- Caspi A, Begg D, Dickson N, et al. Personality differences predict health-risk behaviors in young adulthood: evidence from a longitudinal study. J Pers Soc Psychol 1997; 73:1052.
- Soloff PH, Fabio A. Prospective predictors of suicide attempts in borderline personality disorder at one, two, and two-to-five year follow-up. J Pers Disord 2008; 22:123.
- Kessler RC, Borges G, Walters EE. Prevalence of and risk factors for lifetime suicide attempts in the National Comorbidity Survey. Arch Gen Psychiatry 1999; 56:617.
- Zanarini MC, Parachini EA, Frankenburg FR, et al. Sexual relationship difficulties among borderline patients and axis II comparison subjects. J Nerv Ment Dis 2003; 191:479.
- Daley SE, Burge D, Hammen C. Borderline personality disorder symptoms as predictors of 4-year romantic relationship dysfunction in young women: addressing issues of specificity. J Abnorm Psychol 2000; 109:451.
- Hasin DS, Stinson FS, Ogburn E, Grant BF. Prevalence, correlates, disability, and comorbidity of DSM-IV alcohol abuse and dependence in the United States: results from the National Epidemiologic Survey on Alcohol and Related Conditions. Arch Gen Psychiatry 2007; 64:830.
- Huang Y, Kotov R, de Girolamo G, et al. DSM-IV personality disorders in the WHO World Mental Health Surveys. Br J Psychiatry 2009; 195:46.
- Newton-Howes G, Tyrer P, Johnson T. Personality disorder and the outcome of depression: meta-analysis of published studies. Br J Psychiatry 2006; 188:13.
- Hansen B, Vogel PA, Stiles TC, Götestam KG. Influence of co-morbid generalized anxiety disorder, panic disorder and personality disorders on the outcome of cognitive behavioural treatment of obsessive-compulsive disorder. Cogn Behav Ther 2007; 36:145.
- Jansson I, Hesse M, Fridell M. Personality disorder features as predictors of symptoms five years post-treatment. Am J Addict 2008; 17:172.
- Gabbard GO, Simonsen E. The impact of personality and personality disorders on the treatment of depression. Personal Ment Health 2007; 1:161.
- Bieling PJ, Green SM, Macqueen G. The impact of personality disorders on treatment outcome in bipolar disorder: A review. Personal Ment Health 2007; 1:2.
- Quirk SE, El-Gabalawy R, Brennan SL, et al. Personality disorders and physical comorbidities in adults from the United States: data from the National Epidemiologic Survey on Alcohol and Related Conditions. Soc Psychiatry Psychiatr Epidemiol 2015; 50:807.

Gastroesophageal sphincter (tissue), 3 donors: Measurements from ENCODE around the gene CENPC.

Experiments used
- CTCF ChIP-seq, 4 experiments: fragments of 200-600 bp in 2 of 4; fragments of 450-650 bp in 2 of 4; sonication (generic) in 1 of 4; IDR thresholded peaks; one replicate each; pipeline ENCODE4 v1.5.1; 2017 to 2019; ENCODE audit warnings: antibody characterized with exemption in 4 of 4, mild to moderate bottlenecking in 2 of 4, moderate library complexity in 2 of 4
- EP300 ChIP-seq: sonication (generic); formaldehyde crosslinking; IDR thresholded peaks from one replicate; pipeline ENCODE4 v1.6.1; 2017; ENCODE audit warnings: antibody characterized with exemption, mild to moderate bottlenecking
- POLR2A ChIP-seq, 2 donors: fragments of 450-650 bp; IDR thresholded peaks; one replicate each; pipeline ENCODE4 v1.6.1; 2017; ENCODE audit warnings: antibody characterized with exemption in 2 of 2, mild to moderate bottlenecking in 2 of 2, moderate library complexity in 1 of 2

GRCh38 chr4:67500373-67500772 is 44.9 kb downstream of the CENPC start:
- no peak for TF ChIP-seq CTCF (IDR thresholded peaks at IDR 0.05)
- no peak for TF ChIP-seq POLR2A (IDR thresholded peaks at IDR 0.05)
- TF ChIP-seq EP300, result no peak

- Quirk SE, Berk M, Chanen AM, et al. Population prevalence of personality disorder and associations with physical health comorbidities and health care service utilization: A review. Personal Disord 2016; 7:136.
- Fok ML, Hayes RD, Chang CK, et al. Life expectancy at birth and all-cause mortality among people with personality disorder. J Psychosom Res 2012; 73:104.
- Skodol AE. Impact of personality pathology on psychosocial functioning. Curr Opin Psychol 2017; 21:33.
- Skodol AE, Morey LC, Bender DS, Oldham JM. The Alternative DSM-5 Model for Personality Disorders: A Clinical Application. Am J Psychiatry 2015; 172:606.
- Lequesne ER, Hersh RG. Disclosure of a diagnosis of borderline personality disorder. J Psychiatr Pract 2004; 10:170.
- Leichsenring F, Leibing E. The effectiveness of psychodynamic therapy and cognitive behavior therapy in the treatment of personality disorders: a meta-analysis. Am J Psychiatry 2003; 160:1223.
- Leichsenring F, Rabung S. Effectiveness of long-term psychodynamic psychotherapy: a meta-analysis. JAMA 2008; 300:1551.
- Matusiewicz AK, Hopwood CJ, Banducci AN, Lejuez CW. The effectiveness of cognitive behavioral therapy for personality disorders. Psychiatr Clin North Am 2010; 33:657.
- CLINICAL MANIFESTATIONS
- Manifestations in clinical care
- IMPACT OF DISORDER
- Personality disorder
- APPROACH TO MANAGEMENT
- Referral to a mental health professional
- Discussing the diagnosis
- The clinician-patient relationship
- INFORMATION FOR PATIENTS
- SUMMARY AND RECOMMENDATIONS